competition: tendon splitting at the lesion site to release accumulated
fluid and blood, and superior check ligament desmotomy (dissection of the
ligament). The latter surgery, which involves severing one of the upper
attachments of the tendon, is designed to reduce forces on the tendon when
the horse returns to training and competing. Diagnostic ultrasound is the
most common method of diagnosing this condition and monitoring the healing
process.
brace or bracer: rubdown liniment used on a horse after a workout.
breakdown: when a horse expereices a potentially career-ending injury,
usually to the leg involving a fracture. Some can be repaired with surgery
and physical therapy.
breastplate: piece of tack that fits across the horse’s chest and is
attached to the saddle. Its purpose is to prevent the saddle from slipping
backward.
breather: easing off a horse for a short distance in a speed effort to
conserve or renew its strength.
bred: 1) a horse is considered to have been bred in the state or country
of its birth: Secretariat was a Virginia-bred. 2) the past tense of
“breed.”
breed: 1) a sort or type of horse. 2) to reproduce.
breeder: owner of the dam at time of foaling unless the dam was under a
lease or foal-sharing arrangement at the time of foaling. In that case,
the person(s) specified by the terms of the agreement is (are) the
breeder(s) of the foal.
breeding fund: a state fund set up to provide bonuses for state-breds.
breeze (breezing): working a horse at a moderate speed, less effort than
handily.
bridle: a piece of equipment, usually made of leather or nylon, which fits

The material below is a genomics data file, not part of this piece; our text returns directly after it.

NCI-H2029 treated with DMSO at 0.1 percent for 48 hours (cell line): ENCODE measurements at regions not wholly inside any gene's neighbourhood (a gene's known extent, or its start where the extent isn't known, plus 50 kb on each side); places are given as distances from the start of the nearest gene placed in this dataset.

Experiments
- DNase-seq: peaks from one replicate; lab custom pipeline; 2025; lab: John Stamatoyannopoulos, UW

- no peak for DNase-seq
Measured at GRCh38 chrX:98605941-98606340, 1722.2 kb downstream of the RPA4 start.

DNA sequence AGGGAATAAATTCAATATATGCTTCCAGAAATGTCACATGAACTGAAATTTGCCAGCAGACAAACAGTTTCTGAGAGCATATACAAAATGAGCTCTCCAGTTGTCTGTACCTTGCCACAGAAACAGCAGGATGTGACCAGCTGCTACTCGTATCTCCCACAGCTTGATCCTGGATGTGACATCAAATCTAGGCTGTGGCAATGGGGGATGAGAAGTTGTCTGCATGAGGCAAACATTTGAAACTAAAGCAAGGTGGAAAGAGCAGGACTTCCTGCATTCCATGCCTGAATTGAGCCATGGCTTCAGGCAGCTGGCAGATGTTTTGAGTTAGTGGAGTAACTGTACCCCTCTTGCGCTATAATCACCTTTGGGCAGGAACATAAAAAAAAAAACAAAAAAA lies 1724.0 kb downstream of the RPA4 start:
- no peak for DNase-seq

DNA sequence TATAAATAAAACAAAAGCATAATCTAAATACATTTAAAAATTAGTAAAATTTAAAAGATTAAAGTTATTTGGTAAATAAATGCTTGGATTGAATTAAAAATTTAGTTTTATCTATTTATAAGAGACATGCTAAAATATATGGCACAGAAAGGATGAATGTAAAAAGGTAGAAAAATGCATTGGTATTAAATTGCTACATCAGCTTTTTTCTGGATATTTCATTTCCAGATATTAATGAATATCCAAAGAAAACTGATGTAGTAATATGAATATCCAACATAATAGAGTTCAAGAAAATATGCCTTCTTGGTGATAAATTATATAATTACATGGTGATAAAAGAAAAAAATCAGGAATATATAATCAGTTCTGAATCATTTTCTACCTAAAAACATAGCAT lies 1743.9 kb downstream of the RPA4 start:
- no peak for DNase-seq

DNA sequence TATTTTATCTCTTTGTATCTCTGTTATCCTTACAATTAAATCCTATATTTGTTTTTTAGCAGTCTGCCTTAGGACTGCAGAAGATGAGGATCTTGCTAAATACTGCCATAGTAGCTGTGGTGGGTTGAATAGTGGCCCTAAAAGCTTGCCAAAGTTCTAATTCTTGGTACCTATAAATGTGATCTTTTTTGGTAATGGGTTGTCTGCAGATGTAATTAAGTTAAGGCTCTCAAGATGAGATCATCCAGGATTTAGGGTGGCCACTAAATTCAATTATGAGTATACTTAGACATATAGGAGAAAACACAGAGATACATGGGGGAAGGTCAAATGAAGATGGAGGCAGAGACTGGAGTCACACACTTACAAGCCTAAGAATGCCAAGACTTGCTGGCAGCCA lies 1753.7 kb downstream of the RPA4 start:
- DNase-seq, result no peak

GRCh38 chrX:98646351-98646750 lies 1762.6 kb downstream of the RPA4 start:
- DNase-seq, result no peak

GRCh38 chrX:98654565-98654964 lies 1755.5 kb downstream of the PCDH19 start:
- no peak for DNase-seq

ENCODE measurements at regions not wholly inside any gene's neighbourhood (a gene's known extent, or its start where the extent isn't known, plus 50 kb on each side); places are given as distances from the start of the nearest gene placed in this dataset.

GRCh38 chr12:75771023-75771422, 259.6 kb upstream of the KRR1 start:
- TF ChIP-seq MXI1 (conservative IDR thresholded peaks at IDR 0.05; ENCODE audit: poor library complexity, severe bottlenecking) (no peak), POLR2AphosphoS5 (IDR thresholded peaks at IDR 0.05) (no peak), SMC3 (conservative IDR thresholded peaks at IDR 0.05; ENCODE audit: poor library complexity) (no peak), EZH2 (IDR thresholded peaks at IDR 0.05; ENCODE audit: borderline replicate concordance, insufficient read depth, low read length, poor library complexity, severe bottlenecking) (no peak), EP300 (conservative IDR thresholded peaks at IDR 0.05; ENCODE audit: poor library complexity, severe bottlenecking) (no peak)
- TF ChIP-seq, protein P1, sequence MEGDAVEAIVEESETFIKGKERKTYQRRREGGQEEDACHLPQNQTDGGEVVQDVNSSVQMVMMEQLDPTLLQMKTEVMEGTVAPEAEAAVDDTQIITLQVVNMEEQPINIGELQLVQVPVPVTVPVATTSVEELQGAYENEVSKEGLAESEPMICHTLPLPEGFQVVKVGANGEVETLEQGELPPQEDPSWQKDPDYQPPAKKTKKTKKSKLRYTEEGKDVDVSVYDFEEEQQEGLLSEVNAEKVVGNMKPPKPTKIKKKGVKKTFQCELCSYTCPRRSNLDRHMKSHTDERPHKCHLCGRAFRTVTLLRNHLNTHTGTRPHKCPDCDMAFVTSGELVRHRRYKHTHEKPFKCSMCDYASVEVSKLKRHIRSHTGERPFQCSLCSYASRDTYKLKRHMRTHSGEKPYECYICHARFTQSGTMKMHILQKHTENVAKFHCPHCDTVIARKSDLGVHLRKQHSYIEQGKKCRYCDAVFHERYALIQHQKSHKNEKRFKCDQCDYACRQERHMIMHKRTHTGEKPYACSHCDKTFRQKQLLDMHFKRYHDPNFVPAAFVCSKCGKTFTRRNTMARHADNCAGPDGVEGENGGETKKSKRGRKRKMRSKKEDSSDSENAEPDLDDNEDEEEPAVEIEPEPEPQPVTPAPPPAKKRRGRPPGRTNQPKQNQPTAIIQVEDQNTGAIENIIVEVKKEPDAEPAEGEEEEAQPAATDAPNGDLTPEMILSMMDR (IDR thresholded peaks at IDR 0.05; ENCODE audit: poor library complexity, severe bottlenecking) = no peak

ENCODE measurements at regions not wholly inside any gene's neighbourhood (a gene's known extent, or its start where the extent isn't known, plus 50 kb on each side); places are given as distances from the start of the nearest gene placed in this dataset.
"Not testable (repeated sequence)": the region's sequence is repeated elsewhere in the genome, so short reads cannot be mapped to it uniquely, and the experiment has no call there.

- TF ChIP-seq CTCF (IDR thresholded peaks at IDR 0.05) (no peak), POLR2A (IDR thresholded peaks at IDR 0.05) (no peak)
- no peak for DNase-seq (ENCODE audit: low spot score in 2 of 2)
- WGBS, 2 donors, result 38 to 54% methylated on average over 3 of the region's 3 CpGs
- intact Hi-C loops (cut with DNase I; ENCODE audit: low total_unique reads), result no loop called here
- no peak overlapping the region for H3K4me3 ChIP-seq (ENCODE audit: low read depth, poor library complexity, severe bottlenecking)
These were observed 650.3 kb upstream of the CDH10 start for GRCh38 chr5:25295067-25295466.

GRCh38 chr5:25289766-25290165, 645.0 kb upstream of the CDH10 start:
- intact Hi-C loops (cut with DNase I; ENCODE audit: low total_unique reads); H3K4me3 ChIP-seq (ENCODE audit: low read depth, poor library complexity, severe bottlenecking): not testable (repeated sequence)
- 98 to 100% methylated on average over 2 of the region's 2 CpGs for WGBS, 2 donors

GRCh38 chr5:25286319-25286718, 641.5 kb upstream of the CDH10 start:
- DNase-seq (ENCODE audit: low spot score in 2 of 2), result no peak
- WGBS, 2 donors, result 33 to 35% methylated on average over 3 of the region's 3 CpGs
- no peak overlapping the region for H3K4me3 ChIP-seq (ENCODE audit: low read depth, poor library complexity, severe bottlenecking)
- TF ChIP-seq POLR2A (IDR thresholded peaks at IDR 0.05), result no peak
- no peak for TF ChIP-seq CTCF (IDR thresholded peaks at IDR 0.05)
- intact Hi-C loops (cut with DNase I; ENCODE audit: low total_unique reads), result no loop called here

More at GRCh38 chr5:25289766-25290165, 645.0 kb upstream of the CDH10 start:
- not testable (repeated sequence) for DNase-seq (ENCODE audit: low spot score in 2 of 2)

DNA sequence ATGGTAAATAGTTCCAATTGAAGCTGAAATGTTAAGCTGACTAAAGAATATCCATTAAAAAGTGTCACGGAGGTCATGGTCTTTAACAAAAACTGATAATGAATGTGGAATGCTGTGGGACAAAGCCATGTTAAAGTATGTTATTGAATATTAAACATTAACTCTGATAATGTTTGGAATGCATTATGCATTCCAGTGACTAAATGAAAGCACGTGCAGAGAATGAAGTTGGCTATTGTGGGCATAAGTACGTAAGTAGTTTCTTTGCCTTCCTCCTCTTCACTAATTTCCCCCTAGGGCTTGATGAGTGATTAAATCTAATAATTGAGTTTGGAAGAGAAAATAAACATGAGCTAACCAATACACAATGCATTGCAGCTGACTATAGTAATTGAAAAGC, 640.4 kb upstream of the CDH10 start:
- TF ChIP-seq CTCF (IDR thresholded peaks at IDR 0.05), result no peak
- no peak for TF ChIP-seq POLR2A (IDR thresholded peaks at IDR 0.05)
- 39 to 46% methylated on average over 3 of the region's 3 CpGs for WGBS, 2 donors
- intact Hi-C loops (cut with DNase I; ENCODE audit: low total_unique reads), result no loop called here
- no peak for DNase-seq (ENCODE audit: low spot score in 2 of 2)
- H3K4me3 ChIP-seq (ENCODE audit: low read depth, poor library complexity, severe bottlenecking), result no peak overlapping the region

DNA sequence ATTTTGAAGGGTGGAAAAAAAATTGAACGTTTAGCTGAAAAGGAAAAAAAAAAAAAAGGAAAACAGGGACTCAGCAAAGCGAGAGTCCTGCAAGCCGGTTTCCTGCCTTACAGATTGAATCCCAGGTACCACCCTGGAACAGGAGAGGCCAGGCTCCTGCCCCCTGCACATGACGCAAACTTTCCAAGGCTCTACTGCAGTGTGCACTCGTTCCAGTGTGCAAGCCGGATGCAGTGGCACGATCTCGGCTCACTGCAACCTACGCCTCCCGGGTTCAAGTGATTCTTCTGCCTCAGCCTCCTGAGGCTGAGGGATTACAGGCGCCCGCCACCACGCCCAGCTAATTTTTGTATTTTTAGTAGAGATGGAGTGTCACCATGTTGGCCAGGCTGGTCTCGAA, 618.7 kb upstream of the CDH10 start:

on a horse’s head and to which other equipment, such as a bit and the
reins, are attached.
brush: injury that occurs when one hoof strikes the inside of the opposite
limb.
bucked shins: inflammation of the covering of the bone (periosteum) of the
front surface of the cannon bone. Usually seen in two-to three-year-old
Thoroughbreds. See periostitis.
bulbs of the heel: the two areas on either side of the back of the foot,
similar to the heel of the hand.
bursa: a sac containing synovial fluid (a natural lubricant). Acts as a
pad or cushion to facilitate motion between soft tissue and bone. Most
commonly found where tendons pass over bones.
bursitis: inflammation in a bursa that results in swelling due to
accumulation of synovial fluid. Capped elbow is inflammation of the bursa
over the point of elbow (olecranon process of the ulna). Capped hock is
inflammation of the bursa over the point of the hock (tuber calcis).
bute: short for phenylbutazone, a non-steroidal anti-flammatory
medication.
buy-back: a horse out through a public auction that did not reach a
minimum (reserve) price set by the consignor and so was retained. The
consignor must pay a fee to the auction company based on a percentage of
the reserve, to cover the auction company’s marketing, advertising and
other costs.
BVMS: Bachelor of Veterinary Medicine and Surgery. Equivalent to DVM.
Awarded in United Kingdom.
BVSc: Bachelor of Veterinary Science. Equivalent to DVM. Common veterinary
degree description outside the United States.